Learn Facebookese

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Slate's Culture Blog
Feb. 1 2012 6:52 PM

Sh*t Facebook Employees Say

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Facebook CEO Mark Zuckerberg (left) and Facebook executives.

Photo by KIMIHIRO HOSHINO/AFP/Getty Images

Along with unveiling the company’s balance sheet, Facebook’s S-1 filing with the Securities and Exchange Commission reveals how Facebook employees talk. There are at least five places in the filing—four of which are in a “letter from Mark Zuckerberg”—in which outsiders are let in on company lingo. When it comes to jargon, Facebook’s tastes could best be described as Successories poster meets fortune cookie—one part business-school maxim, one part Zen mantra.

Josh Levin Josh Levin

Josh Levin is Slate's executive editor.

All excerpts below are taken from the S-1 filing.

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Facebookism No. 1: “Done is better than perfect”

Hackers try to build the best services over the long term by quickly releasing and learning from smaller iterations rather than trying to get everything right all at once. To support this, we have built a testing framework that at any given time can try out thousands of versions of Facebook. We have the words “Done is better than perfect” painted on our walls to remind ourselves to always keep shipping.

Facebookism No. 2: “Code wins arguments”

Hacking is also an inherently hands-on and active discipline. Instead of debating for days whether a new idea is possible or what the best way to build something is, hackers would rather just prototype something and see what works. There’s a hacker mantra that you’ll hear a lot around Facebook offices: “Code wins arguments.”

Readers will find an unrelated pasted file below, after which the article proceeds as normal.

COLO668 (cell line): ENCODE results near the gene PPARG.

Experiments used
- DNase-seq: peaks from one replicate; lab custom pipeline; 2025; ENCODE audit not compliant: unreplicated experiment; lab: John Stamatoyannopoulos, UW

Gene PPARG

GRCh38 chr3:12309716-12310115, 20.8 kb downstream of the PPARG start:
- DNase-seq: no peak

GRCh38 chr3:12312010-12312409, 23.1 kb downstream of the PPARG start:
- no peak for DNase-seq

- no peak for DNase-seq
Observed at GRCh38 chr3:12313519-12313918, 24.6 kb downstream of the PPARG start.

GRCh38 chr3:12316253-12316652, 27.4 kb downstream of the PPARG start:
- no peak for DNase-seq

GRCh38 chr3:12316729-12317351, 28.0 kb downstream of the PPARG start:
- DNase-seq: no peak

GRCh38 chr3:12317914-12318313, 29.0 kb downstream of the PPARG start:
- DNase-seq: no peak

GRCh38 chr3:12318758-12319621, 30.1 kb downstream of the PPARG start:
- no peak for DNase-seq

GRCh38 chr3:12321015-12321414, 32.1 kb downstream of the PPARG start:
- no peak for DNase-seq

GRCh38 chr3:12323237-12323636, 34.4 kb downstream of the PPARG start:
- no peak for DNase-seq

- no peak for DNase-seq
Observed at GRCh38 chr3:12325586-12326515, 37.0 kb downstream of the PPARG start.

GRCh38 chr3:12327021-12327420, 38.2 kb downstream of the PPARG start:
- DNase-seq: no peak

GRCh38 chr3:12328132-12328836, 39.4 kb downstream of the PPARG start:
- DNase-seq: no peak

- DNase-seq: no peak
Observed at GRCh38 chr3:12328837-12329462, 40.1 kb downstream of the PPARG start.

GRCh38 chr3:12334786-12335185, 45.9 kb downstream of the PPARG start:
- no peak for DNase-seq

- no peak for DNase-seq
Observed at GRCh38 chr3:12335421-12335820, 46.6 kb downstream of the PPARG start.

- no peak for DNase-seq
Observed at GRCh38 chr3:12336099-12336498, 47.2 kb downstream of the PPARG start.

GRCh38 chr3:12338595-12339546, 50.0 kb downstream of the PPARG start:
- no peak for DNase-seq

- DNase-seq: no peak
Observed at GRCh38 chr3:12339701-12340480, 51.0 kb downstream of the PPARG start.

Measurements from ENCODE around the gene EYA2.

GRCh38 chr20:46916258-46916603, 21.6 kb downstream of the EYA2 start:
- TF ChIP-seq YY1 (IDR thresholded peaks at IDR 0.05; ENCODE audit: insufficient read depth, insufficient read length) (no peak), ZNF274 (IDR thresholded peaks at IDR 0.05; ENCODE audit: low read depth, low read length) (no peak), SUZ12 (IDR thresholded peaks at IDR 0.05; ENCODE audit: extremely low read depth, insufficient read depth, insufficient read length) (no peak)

Facebookism No. 3: “Move fast and break things”

Moving fast enables us to build more things and learn faster. However, as most companies grow, they slow down too much because they’re more afraid of making mistakes than they are of losing opportunities by moving too slowly. We have a saying: “Move fast and break things.” The idea is that if you never break anything, you’re probably not moving fast enough.

 Facebookism No. 4: “The riskiest thing is to take no risks.”

Building great things means taking risks. This can be scary and prevents most companies from doing the bold things they should. However, in a world that’s changing so quickly, you’re guaranteed to fail if you don’t take any risks. We have another saying: “The riskiest thing is to take no risks.”

Facebookism No. 5: “This journey is 1 percent finished.”

We encourage our employees to think boldly. We also have posted the phrase “this journey is 1% finished” across many of our office walls, to remind employees that we believe that we have only begun fulfilling our mission to make the world more open and connected.

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